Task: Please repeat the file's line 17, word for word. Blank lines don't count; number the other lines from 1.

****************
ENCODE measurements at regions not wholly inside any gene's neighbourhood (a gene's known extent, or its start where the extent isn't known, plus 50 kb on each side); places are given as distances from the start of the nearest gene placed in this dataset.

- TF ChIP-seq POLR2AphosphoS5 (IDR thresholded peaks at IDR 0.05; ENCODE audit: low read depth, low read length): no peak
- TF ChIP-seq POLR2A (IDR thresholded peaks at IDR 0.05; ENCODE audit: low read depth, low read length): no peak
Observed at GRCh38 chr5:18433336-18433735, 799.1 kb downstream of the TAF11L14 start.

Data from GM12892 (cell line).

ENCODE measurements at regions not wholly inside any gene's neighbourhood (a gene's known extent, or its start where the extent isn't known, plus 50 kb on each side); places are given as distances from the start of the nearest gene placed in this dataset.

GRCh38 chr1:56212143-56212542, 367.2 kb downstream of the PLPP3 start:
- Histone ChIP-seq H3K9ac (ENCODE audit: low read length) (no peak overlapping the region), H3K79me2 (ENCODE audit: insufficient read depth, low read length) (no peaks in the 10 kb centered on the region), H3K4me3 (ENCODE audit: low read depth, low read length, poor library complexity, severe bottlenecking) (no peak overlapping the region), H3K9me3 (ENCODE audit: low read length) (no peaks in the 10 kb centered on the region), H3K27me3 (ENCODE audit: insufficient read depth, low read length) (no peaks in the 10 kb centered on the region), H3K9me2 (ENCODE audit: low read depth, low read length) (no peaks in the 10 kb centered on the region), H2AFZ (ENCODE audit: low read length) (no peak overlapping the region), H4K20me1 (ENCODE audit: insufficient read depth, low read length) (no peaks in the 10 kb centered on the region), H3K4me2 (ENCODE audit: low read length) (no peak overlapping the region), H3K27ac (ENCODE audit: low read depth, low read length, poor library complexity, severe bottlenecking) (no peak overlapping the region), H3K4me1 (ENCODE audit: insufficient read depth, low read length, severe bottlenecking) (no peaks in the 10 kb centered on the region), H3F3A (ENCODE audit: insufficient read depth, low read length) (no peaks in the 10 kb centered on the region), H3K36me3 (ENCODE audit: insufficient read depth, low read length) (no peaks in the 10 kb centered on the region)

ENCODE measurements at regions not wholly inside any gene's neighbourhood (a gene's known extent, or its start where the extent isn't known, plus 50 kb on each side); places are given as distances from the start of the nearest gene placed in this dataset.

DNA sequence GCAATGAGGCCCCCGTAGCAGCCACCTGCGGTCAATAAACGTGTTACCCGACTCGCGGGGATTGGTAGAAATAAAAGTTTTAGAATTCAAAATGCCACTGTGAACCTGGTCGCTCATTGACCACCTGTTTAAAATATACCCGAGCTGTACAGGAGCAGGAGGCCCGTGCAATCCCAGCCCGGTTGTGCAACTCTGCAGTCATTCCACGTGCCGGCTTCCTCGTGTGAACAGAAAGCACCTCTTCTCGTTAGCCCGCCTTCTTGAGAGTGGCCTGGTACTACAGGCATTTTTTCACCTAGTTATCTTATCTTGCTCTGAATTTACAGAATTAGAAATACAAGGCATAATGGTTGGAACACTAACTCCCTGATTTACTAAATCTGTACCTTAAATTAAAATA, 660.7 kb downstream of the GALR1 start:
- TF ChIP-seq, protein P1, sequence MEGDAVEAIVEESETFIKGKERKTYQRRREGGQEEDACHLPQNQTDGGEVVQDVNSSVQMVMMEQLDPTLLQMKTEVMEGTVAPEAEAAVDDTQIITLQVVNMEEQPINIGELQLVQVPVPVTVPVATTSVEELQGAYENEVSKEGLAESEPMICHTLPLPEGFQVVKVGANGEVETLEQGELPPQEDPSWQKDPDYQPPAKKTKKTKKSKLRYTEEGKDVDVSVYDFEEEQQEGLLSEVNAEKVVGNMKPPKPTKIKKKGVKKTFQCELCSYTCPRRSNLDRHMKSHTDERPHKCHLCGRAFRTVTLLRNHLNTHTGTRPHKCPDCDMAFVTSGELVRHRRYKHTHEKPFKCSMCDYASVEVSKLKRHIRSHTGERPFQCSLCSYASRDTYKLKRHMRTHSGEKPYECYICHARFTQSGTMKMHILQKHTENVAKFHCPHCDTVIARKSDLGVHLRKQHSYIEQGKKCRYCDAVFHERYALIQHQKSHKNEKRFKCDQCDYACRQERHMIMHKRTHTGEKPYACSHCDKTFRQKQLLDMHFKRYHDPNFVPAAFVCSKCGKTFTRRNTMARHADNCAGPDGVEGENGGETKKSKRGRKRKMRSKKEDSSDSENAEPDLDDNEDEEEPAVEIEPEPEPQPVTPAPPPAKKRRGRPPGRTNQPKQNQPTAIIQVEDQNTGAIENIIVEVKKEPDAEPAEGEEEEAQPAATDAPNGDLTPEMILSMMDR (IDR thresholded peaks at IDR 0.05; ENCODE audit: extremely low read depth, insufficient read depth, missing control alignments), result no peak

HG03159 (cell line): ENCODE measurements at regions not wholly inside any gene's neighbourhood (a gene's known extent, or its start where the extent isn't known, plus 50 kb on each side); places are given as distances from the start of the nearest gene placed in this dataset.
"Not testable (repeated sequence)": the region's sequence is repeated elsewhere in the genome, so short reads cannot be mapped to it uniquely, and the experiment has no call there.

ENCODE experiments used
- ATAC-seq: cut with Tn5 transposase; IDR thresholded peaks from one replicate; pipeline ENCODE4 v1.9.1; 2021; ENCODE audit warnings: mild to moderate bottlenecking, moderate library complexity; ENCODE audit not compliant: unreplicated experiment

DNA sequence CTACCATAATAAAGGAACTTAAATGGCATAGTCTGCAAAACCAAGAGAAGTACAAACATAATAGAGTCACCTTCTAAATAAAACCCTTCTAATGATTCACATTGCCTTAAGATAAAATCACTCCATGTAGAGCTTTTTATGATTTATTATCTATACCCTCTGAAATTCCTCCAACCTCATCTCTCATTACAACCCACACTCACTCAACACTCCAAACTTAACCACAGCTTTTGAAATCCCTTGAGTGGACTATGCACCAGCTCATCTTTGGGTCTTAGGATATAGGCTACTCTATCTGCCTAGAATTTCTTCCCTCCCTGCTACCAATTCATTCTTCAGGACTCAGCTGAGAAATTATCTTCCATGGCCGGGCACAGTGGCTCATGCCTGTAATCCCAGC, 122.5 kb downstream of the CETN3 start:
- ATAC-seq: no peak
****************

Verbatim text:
- ATAC-seq: no peak